But let's talk about some more biomechanics with the curl. Now everyone thinks "Well it's an isolation exercise so it's really just using one muscle, whereas the bench press you're using three muscles" No! No, you're using the brachioradialis; you're using the brachialis that's deeper, underlying muscle from the biceps, particularly on initiating the movement. The biceps brachii—those two muscles, the long head and the short head—really don't kick in full-impact until you're close to that 90-degree bend in the curl. That's when those biceps kick in, so it's the same concept. You're using different muscles to assist—in this case, it's just a single joint, but those muscles are being used differently.

So when we're doing this we're basically isolating here the brachioradialis and the brachialis more, allowing them to be used here without the biceps being used much. Then here we're allowing the biceps to take over and be the prime movers, just in this upper range without fatiguing those starter muscles, if you will—the brachioradialis and the brachialis. Then we finish, now that those muscles got a bit of a break when we were doing the second 7 reps. Now we can finish all 7 reps through a full range of motion, because we're fresher here now with those starter muscles even though we're fatigued. So with that, full range of motion—7 reps should be perfect with a little bit of fatigue in the biceps.

21s and the Bench Press

Let's get on with the bench press and a multi-joint exercise. Two things are different about the bench press than the curl: First is that there's more than one joint—you mainly have elbow and shoulder, so we're going to have different muscle groups. However, the movement is completely different. With curls, they're a pulling exercise. We're pulling the weight in, so we're starting with the arms at full extension. Bench press you're going to be starting here, the bar on the chest. Just like curls, that start position is where we're the weakest—on the bench press, that's where everyone fails: Right off the chest. You can cheat it, try to throw it up, use the legs and the hips to get that initiating—just like curls when we're trying to cheat we use the lower body, hips to throw it up just to get through that sticking point.

Here with the bench press, what are we doing? We're going to train those first 7 reps through the sticking point. What else about the bench press—besides it being a sticking point in this first half of the range of motion? It's where the pecs are mainly used, that's really where the pecs are being used the most. Once you pass this halfway point, the top range—a lot of triceps. So we're going to really break the bench press down into the prime movers here—again, like the curl—but we're talking about prime movers of different joints in this case, instead of the same joint.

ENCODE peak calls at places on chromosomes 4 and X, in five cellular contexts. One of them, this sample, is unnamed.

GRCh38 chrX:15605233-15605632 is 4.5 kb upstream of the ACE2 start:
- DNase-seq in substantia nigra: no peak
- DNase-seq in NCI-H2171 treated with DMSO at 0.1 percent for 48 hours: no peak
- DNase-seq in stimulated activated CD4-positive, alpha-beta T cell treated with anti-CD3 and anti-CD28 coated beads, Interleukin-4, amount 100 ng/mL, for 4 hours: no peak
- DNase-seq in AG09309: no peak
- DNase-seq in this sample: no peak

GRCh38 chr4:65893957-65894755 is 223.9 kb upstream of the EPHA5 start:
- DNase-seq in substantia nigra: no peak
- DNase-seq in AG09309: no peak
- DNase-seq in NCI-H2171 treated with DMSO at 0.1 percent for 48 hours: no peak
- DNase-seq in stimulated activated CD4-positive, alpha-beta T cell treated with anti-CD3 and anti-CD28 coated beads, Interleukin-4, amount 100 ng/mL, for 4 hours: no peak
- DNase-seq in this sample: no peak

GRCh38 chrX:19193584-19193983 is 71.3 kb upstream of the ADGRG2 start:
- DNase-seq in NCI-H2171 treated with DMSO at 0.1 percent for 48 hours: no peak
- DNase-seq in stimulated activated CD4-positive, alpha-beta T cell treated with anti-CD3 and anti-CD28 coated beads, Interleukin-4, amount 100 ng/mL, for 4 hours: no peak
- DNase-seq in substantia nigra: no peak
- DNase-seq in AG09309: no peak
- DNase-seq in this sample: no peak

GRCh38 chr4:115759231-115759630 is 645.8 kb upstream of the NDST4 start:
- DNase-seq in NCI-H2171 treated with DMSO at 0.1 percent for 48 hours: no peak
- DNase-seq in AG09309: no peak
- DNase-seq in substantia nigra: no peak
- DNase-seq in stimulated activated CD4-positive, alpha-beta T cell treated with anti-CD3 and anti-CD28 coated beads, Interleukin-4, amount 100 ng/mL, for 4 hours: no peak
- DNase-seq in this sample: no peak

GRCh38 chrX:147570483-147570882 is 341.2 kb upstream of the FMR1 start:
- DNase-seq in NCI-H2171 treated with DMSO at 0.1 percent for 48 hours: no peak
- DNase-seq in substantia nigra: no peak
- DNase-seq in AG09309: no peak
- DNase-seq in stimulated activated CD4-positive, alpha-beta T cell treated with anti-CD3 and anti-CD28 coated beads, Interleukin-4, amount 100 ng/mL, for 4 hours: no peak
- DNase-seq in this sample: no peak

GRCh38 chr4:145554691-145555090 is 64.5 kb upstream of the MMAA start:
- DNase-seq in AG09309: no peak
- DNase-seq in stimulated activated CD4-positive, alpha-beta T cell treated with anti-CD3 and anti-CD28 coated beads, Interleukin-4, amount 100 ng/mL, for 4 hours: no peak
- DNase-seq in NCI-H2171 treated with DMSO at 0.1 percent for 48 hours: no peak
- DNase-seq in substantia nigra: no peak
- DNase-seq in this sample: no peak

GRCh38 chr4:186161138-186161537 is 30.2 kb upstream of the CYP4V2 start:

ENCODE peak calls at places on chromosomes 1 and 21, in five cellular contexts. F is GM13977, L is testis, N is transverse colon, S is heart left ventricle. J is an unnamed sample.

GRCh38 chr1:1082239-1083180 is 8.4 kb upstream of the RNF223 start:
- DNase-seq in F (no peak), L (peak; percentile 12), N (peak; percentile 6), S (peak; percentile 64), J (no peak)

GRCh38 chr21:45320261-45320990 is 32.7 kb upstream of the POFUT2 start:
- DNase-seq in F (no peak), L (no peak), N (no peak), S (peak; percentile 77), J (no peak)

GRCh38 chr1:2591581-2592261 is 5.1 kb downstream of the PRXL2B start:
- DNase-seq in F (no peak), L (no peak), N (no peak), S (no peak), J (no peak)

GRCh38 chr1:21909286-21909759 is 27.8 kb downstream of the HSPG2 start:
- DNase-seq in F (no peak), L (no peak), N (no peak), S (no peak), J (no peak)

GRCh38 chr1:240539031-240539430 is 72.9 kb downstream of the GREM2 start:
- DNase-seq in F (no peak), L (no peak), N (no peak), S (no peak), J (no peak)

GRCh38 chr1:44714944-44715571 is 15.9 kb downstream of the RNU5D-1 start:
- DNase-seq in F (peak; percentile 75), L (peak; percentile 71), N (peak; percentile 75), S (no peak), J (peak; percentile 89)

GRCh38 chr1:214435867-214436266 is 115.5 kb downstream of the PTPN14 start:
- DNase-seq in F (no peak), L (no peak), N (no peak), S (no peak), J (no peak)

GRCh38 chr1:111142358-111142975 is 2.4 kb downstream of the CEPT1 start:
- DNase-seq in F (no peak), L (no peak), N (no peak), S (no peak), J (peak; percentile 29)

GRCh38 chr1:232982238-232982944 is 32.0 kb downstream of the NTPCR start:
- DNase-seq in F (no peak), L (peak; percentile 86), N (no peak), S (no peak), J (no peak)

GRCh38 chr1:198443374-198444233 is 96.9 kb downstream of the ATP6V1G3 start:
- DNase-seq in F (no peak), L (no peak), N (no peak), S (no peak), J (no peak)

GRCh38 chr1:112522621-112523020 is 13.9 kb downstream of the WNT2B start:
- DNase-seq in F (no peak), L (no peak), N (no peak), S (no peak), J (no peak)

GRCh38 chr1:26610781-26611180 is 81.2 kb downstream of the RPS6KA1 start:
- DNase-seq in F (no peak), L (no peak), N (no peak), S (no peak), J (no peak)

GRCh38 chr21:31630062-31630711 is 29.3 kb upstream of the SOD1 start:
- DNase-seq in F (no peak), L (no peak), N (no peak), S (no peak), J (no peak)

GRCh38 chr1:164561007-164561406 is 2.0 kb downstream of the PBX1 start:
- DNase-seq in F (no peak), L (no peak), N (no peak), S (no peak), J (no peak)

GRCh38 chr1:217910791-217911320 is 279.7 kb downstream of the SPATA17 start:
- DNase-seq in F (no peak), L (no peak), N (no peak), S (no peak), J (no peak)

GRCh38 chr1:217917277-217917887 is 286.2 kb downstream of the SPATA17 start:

So with the bench press—again, we've got the first half in the early stage here. First half focusing on the pecs when you're the weakest, that's your hole there—that's your sticking point, have to get out of the hole in the bench press. So this is going to help—you can see how focusing on those 7 reps before we fatigue the triceps can help build more strength in this area of the bench press, which is then going to carry over to the full range bench press.

So bench press, first half—first 7 reps here—the second 7 reps in the top range, we're mainly using the triceps. So down here we're using mainly pecs, delts as well—don't forget the shoulders, they're moving the shoulder joint—when we get into that top half we do still have some shoulder joint movement. But a lot of triceps extension in that top half, so a lot of triceps. And then we finish with the full range of motion.

How do we do 21s on the bench press? Curls are kind of easy. You can look in the mirror, or you know when your arms are bent 90 degrees, that's an easy stopping point, right? The bench press, you're lying down—who knows where their halfway point is? You can just gauge it, but I'll show you how to do it the sort of quick and easy way, don't worry about it. Or if you want to be more scientific and measure it exactly, we'll break that down as well.

For those of you who are just tuning in or if I had any difficulties breaking up, this is a 21s tutorial. I'm going to focus today on how to do 21s on the bench press, and again I'm going to break down those techniques. For those of you who aren't aware, I make my personal workouts available on Facebook every single day—what I'm doing, which days are my rest days—and I explain, I don't just say "here, do this workout because I said so.” I explain what we're doing; I teach you a new technique.

Full Body 21s for Fat Loss